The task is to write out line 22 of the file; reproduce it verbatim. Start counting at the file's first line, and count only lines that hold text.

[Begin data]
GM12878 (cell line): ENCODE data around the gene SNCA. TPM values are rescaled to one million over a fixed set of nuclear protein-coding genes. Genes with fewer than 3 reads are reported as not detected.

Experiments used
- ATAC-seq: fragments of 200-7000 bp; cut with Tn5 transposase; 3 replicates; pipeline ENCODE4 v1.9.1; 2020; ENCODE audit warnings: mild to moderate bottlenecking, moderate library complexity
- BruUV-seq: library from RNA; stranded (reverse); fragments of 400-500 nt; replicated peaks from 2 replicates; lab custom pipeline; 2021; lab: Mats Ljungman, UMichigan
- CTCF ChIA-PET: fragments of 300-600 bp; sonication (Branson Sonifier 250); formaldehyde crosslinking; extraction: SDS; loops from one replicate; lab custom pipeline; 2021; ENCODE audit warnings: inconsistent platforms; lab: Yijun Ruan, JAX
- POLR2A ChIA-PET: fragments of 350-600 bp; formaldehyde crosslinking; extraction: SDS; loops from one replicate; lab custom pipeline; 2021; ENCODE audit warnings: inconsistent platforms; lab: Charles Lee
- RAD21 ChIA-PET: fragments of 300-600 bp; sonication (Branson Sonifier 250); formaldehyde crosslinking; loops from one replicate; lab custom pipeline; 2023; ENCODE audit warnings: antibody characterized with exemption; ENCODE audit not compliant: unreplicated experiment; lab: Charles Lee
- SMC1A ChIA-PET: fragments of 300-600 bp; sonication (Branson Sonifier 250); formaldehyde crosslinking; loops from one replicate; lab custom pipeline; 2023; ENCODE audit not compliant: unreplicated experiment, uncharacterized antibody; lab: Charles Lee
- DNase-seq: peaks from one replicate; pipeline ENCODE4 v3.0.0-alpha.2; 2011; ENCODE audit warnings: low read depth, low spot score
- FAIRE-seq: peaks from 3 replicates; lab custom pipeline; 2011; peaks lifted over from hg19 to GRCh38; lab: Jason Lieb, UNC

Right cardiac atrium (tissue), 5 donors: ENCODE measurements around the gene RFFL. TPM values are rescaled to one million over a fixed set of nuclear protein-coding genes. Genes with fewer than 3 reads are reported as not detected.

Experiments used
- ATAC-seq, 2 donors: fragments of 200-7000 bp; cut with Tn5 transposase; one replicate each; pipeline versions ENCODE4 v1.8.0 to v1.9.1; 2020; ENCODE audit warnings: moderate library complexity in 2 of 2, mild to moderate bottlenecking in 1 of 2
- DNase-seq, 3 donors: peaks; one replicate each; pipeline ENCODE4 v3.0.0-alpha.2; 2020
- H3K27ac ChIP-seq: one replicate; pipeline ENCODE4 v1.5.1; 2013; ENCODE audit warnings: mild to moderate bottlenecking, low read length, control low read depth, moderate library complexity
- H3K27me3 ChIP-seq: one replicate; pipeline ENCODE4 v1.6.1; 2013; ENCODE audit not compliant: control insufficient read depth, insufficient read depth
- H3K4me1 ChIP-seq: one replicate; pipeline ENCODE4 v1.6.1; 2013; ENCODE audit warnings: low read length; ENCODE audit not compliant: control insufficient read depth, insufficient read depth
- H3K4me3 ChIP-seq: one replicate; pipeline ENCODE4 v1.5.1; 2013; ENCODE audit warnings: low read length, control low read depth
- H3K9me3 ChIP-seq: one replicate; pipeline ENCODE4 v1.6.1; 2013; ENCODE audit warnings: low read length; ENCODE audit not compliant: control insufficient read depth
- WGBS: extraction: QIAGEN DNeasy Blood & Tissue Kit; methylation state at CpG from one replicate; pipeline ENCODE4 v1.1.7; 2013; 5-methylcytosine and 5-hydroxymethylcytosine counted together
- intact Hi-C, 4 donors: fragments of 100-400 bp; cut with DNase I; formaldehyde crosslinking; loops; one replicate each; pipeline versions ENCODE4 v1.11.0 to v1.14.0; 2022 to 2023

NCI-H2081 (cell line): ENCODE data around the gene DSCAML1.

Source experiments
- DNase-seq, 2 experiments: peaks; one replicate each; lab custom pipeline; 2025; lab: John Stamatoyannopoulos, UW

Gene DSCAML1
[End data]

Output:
NCI-H2081 (cell line): ENCODE data around the gene DSCAML1.